Friday, October 5, 2012

Q Day 8: Ethics Question

Okay, last one. Thanks for all the questions, and sorry I couldn't get to them all -- I just went through and answered a bunch in comments on the original post. But I'll end with a morbid one about political ethics, from Matt Glassman:
If a major party POTUS nominee discovered that he had serious but probably treatable cancer in October, would you want him to tell the American people before the election (potentially altering the outcome), or wait until after he/she won to disclose it?
Hmm...that's a good one, and I'm fighting the urge to say "depends." I mean, how "probable" is probably treatable? How debilitating is the expected treatment? Is this the kind of illness where revealing it would almost certainly cost votes, or is the kind of thing that people mostly accept as no big deal? And I suppose another very practical one: how confident can the candidate be that it won't leak if it's not disclosed?

The interests to balance here, I suppose, are the responsibility to the electorate and the responsibility to the party. Both are real and serious, and yup, they seem to be in conflict here.

And...I'm going to use one of the outs I mentioned. Because calculating the proper response to the responsibility to the party has to include not only the risk to election of disclosing but also the risk to election of not disclosing and then being discovered, I think I'll say that the responsibility to party and supporters won't outweigh the responsibility to the electorate. So you least up the last few days before the election, at which point you can also make the (dubious?) argument that revealing such a thing in the last few days may be as likely to give the candidate an unfair advantage as it is to produce an unfair disadvantage.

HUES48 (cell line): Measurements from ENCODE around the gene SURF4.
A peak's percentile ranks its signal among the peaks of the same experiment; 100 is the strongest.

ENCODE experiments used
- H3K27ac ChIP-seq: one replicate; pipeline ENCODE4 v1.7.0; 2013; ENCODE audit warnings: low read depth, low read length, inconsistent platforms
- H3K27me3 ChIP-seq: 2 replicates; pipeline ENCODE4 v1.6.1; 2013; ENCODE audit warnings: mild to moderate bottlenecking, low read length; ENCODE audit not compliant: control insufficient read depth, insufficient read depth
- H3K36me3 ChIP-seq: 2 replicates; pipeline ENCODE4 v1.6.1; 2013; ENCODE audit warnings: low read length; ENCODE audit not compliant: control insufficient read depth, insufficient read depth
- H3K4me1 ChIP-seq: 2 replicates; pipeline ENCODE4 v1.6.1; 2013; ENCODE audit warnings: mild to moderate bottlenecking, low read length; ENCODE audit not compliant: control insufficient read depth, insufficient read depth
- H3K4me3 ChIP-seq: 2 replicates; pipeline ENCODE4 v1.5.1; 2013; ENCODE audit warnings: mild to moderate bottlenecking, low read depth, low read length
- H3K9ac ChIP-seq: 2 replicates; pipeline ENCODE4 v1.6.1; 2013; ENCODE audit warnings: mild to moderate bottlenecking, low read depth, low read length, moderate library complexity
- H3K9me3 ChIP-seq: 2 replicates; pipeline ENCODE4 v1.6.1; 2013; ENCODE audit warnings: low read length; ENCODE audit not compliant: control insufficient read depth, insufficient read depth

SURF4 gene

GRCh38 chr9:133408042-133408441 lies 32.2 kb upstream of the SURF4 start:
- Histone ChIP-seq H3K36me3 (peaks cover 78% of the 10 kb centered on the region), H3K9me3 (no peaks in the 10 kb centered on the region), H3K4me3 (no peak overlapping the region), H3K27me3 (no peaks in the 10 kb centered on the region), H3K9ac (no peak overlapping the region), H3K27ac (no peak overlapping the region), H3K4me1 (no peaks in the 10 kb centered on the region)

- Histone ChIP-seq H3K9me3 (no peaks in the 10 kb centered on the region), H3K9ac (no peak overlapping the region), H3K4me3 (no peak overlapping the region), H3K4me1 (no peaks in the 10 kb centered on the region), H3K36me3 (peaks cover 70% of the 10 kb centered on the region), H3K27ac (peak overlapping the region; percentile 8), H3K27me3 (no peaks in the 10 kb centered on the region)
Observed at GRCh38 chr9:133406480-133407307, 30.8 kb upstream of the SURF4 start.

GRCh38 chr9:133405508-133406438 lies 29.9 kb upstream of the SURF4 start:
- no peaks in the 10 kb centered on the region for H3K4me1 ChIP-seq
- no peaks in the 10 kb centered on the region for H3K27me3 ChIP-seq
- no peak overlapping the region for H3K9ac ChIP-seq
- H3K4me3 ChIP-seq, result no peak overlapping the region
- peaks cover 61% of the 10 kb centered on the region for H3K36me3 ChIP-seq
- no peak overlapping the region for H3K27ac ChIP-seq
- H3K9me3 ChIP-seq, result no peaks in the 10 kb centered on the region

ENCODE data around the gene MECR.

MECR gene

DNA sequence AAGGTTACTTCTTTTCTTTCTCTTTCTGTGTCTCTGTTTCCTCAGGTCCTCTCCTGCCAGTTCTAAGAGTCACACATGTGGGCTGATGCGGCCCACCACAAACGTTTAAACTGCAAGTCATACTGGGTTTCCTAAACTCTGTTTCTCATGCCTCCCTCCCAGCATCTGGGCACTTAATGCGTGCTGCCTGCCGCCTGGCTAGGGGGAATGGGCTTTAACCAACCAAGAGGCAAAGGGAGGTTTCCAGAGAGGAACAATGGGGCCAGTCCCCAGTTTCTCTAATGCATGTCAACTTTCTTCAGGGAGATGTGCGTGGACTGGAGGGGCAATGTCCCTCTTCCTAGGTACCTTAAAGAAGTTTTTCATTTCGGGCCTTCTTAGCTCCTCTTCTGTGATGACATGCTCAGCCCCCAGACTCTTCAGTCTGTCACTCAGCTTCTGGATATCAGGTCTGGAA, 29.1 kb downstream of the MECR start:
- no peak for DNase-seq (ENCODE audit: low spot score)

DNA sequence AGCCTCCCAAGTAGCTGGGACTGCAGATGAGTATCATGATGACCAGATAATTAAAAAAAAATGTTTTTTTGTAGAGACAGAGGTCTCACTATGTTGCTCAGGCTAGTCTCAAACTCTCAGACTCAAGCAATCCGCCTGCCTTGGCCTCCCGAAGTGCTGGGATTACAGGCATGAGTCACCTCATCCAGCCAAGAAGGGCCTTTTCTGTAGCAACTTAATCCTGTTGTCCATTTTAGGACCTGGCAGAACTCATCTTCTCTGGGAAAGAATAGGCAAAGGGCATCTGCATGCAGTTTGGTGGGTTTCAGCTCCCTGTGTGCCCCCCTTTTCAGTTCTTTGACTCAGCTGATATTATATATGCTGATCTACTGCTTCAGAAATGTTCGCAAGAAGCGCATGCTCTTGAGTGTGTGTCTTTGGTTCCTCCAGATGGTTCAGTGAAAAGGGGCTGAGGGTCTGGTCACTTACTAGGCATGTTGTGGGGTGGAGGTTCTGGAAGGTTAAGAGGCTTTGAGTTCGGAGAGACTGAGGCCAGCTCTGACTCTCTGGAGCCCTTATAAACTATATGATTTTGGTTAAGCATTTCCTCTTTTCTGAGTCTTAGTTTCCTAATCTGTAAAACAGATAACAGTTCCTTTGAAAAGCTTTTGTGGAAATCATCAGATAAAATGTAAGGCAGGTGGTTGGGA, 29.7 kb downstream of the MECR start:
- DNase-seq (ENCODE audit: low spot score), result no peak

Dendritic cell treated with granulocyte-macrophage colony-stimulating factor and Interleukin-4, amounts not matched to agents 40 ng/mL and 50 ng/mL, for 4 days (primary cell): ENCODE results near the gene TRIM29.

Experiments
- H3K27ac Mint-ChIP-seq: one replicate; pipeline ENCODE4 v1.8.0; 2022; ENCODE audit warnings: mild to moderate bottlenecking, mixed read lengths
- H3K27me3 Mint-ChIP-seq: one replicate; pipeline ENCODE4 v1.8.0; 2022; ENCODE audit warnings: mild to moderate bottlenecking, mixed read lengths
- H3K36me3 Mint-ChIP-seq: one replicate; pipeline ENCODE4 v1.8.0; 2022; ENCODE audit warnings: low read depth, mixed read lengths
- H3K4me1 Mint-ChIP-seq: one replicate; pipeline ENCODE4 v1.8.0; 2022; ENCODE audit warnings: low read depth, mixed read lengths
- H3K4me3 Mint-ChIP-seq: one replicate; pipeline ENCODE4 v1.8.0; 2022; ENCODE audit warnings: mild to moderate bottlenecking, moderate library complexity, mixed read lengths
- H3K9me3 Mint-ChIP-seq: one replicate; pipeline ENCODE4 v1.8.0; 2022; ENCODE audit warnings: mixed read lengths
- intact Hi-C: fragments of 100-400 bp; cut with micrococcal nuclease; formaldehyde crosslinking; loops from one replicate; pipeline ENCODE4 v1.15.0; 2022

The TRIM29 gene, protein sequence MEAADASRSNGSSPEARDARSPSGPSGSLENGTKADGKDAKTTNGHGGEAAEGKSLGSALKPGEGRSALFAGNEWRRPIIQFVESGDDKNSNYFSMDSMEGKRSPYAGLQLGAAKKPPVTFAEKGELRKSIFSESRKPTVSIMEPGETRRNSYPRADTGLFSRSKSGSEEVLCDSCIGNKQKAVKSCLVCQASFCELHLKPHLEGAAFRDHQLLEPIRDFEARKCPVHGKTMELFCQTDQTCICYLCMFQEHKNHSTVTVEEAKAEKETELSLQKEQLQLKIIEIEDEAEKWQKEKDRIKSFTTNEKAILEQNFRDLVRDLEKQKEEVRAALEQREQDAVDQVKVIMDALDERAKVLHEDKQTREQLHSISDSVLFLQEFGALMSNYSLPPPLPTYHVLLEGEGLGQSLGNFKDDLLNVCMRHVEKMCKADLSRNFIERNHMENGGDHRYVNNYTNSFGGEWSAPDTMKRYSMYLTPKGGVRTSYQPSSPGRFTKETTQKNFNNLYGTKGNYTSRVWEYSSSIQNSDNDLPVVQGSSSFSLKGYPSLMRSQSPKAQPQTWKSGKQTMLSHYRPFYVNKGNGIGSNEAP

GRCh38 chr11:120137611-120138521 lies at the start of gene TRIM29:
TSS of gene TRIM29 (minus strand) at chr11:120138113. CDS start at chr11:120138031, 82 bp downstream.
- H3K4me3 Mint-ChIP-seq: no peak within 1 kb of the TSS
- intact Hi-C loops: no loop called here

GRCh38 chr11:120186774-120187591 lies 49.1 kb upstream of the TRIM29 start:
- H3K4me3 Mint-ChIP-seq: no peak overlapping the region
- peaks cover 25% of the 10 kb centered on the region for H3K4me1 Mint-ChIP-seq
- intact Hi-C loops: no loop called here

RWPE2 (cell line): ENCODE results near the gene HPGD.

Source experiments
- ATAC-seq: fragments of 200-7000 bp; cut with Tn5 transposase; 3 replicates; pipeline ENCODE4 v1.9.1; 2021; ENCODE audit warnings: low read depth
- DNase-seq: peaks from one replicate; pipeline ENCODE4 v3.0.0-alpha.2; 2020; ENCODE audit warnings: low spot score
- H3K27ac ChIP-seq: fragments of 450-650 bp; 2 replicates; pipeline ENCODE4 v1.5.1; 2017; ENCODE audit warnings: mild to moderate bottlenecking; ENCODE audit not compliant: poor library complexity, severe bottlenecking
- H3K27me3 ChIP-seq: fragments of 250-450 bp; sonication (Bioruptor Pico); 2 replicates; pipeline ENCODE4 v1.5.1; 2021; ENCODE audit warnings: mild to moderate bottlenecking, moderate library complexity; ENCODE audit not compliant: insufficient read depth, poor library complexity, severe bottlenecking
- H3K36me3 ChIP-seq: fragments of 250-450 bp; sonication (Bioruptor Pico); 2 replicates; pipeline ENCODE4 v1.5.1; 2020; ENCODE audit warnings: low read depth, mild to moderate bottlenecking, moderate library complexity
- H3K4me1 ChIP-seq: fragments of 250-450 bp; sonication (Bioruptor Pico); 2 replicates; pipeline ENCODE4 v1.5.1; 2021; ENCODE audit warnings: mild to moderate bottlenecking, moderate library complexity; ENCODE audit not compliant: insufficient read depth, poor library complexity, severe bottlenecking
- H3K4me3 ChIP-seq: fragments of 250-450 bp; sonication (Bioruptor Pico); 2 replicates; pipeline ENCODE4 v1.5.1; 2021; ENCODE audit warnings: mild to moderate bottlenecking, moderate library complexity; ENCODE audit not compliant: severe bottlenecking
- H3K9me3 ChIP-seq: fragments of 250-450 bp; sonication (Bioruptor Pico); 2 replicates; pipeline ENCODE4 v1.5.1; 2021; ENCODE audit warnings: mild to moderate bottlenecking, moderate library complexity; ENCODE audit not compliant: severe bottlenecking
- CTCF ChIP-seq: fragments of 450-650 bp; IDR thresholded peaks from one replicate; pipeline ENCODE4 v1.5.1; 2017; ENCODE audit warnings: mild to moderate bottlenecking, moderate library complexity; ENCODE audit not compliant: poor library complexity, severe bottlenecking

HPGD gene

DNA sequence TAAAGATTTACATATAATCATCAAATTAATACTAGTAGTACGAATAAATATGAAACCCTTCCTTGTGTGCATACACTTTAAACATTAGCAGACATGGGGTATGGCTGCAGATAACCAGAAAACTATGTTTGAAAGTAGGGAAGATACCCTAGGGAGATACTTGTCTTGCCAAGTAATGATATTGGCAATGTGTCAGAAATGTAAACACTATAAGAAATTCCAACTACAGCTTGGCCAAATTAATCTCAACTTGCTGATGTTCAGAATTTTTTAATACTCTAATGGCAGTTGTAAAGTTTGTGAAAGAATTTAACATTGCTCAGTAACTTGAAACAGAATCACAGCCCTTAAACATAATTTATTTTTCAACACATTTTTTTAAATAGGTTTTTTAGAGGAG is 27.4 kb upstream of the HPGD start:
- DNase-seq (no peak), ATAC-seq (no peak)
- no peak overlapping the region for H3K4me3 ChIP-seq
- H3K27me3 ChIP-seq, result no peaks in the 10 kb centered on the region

1. this was a major story arc of the west wing!

    1. Yeah. I was wondering whether I should mention that or not, but decided that the hypothetical was different enough that it wasn't worth it.

    2. Hilarious. I'm probably the only person who works in DC politics who has never seen a single episode of West Wing. I had no idea!

      Jonathan: how would your opinion change if the cancer was terminal, wit, say, 6 months to live. I'm very much of the mind that candidates shouldn't enter primaries if they know such things, but once the nominee, they have a duty to NOT reveal such things. We have a perfectly fine system of replacement, and any such revelation in October would almost certainly turn the election into a farce from a partisan/policy perspective.

    3. The candidate's decision may also be influenced by what he/she really thinks of the running mate, too.


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